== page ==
The Slovenia Times

Dnevnik senses new scandal linked to TEŠ


Ljubljana - The newspaper Dnevnik senses a new scandal erupting after the infamous TEŠ6 generator project, writing in a commentary on Wednesday that the Velenje coal mine, which supplies the Šoštanj thermal plant (TEŠ), is planning to buy large amounts of coal abroad.

"All the alarm bells should be ringing. But those in charge just wave their hand, saying 'ah, it's all right'. This is always a sure indication that we are on the track of a new scandal," reads the piece headlined Mining Maths.

The paper notes that the planned purchase comes at a time when coal prices are record high. It has calculated the state-owned company will pay ten times the highest possible price TEŠ can pay to the mine for the Velenje lignite per gigajoule for the imported coal, instead of mining it itself.

"If you took hold of your wallet, you're the only one," writes the paper, adding HSE, the state-owned power group that owns the Velenje mine and TEŠ, and even the ministry in charge do not see any problem there.

The paper links the situation to the TEŠ6 corruption scandal, which erupted some 15 years ago in what it calls the biggest robbery in the country's history, as the state-owned company likewise bought equipment for the new generator when the prices were at their highest and those responsible were trying to convince the public there was no other alternative.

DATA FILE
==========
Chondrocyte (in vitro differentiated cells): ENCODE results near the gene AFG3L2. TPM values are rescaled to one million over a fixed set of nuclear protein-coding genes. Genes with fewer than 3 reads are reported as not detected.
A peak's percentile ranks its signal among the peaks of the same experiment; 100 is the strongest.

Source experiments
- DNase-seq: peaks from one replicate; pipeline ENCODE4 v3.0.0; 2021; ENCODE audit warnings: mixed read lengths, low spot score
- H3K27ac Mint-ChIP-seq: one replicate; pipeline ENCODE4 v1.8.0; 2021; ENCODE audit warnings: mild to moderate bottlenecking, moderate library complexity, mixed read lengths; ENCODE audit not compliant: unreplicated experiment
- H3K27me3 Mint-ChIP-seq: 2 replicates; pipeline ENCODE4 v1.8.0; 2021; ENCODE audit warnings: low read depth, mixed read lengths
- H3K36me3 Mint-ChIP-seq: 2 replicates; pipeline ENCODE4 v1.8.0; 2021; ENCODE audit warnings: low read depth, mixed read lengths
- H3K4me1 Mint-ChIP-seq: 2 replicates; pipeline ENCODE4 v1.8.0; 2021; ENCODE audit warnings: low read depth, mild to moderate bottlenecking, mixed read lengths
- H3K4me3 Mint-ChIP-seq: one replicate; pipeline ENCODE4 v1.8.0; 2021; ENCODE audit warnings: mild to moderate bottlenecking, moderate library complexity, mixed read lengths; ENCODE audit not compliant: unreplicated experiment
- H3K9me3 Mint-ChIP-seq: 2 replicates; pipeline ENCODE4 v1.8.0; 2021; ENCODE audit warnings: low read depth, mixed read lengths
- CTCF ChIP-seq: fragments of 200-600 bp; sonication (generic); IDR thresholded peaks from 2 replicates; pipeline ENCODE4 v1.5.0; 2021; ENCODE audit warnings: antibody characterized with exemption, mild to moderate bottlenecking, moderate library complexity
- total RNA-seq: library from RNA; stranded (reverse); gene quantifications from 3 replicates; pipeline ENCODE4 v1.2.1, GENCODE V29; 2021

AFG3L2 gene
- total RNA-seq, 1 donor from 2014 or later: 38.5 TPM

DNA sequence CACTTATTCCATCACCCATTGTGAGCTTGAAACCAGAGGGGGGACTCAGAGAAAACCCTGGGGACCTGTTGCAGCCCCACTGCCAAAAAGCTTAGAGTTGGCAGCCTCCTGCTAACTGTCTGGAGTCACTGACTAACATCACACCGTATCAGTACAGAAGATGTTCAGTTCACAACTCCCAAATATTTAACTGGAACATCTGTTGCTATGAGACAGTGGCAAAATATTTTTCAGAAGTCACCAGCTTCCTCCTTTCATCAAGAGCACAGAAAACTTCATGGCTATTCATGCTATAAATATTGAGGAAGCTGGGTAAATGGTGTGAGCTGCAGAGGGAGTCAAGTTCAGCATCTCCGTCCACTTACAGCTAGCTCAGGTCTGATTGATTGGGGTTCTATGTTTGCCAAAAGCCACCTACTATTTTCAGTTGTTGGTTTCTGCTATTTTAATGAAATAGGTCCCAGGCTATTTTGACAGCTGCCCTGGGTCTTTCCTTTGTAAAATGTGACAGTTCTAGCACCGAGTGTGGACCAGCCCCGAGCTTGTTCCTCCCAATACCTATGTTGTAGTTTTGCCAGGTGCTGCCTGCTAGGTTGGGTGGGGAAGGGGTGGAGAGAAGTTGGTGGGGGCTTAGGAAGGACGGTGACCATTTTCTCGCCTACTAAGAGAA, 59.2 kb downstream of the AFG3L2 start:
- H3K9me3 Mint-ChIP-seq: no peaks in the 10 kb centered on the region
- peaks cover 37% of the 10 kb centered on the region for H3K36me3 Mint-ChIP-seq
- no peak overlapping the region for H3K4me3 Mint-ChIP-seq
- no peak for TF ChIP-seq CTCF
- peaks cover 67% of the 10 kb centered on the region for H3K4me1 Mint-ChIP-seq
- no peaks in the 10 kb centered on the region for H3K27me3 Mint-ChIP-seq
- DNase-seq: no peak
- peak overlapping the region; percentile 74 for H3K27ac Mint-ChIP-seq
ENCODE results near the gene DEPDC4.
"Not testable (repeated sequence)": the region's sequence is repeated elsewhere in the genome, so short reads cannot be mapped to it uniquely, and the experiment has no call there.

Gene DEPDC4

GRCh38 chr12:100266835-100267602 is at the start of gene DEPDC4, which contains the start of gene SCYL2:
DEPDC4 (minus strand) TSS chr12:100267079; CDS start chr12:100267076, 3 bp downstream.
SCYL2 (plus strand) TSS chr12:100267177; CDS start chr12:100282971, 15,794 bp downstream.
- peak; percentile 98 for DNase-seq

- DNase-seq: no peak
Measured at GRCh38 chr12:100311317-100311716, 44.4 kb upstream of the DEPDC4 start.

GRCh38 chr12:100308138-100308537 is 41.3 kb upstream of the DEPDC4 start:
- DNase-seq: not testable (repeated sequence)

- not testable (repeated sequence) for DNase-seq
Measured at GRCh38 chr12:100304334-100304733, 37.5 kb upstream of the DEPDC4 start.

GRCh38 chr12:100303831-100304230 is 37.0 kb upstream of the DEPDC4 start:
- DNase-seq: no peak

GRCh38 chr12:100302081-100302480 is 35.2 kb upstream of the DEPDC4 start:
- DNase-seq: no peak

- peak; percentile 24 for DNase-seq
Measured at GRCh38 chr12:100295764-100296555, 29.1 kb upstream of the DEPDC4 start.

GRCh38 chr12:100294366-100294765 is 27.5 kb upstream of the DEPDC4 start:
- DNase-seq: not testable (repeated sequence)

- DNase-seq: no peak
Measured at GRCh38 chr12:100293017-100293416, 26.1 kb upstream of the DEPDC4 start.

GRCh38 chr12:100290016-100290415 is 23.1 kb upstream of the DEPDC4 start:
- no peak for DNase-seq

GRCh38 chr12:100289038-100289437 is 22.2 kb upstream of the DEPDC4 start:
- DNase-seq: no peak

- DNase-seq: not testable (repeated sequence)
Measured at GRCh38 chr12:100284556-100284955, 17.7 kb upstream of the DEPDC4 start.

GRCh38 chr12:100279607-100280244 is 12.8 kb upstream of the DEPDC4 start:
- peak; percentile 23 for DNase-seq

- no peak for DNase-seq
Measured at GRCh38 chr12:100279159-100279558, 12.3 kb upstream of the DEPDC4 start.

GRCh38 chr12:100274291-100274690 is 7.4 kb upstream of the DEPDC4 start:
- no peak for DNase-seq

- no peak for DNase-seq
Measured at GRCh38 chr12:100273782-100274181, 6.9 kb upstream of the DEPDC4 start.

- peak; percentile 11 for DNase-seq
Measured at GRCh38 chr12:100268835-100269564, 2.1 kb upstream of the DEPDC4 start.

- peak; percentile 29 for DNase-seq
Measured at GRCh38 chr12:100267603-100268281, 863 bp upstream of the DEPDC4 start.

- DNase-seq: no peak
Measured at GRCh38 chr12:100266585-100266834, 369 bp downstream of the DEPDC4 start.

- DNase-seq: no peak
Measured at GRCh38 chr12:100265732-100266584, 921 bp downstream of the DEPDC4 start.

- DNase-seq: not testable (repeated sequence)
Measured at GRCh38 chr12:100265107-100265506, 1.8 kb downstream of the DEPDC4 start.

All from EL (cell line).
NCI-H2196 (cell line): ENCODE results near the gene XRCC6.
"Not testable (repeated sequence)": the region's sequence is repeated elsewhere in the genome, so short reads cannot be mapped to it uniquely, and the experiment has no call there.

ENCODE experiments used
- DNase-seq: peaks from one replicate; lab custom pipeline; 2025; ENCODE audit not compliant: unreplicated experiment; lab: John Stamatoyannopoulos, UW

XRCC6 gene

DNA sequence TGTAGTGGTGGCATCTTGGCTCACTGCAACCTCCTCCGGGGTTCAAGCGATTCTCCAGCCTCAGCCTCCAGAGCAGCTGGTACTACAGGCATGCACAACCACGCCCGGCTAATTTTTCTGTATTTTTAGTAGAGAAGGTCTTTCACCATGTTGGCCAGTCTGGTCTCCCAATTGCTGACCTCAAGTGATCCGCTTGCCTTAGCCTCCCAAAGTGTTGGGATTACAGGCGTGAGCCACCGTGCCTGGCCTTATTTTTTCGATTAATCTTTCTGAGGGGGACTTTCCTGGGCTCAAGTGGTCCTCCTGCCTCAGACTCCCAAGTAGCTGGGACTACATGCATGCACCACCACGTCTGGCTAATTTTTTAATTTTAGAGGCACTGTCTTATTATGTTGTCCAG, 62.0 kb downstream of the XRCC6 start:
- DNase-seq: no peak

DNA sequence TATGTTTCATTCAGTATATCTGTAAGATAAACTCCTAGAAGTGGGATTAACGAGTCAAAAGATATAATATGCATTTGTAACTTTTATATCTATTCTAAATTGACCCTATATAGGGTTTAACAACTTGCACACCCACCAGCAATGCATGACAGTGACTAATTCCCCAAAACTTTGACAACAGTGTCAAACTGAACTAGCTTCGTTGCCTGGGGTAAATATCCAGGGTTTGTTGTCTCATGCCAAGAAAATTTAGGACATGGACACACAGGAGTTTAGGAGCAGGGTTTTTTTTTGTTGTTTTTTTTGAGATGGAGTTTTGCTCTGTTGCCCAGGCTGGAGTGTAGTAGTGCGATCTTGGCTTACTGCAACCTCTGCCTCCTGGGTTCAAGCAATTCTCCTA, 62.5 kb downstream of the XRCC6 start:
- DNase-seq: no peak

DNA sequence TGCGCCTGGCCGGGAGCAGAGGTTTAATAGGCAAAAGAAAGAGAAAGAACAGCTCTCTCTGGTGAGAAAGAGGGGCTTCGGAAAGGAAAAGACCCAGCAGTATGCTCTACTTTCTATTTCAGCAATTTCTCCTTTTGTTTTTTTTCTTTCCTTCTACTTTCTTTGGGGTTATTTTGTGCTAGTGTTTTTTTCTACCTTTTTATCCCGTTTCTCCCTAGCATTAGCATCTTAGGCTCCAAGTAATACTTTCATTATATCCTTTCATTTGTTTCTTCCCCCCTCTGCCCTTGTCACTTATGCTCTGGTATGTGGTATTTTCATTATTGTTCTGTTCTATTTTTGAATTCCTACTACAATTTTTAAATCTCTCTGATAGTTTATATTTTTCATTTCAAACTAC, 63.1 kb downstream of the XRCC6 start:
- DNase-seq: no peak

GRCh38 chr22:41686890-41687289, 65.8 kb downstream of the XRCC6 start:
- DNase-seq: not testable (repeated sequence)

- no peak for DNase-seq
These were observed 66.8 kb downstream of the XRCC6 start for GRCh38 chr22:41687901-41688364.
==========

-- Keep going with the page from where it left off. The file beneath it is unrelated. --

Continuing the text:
"TEŠ6 was in fact built because of the Velenje mine. Its closure would be a social bomb for the region, the top energy trade unionist Branko Sevčnikar shouted at the time. They were trying to convince us we needed a plant to burn local energy product that we have in abundance, which later turned out to be a lie."

The paper also notes that the coal that does exist in Velenje is mined at a loss as the mine generates a loss of 25 cents per every gigajoule extracted.

It wonders why the mine would not do what every clever manager would do and try to mine as much coal and possibly sell it abroad when the demand is high instead of buying it abroad, suggesting that given the lack of any other rational explanation the purchase of imported coal will be profitable for somebody.

It expects the opposition will try to find answers and may already be preparing to open a parliamentary inquiry where a former energy CEO at the government's helm will be the most suitable target.


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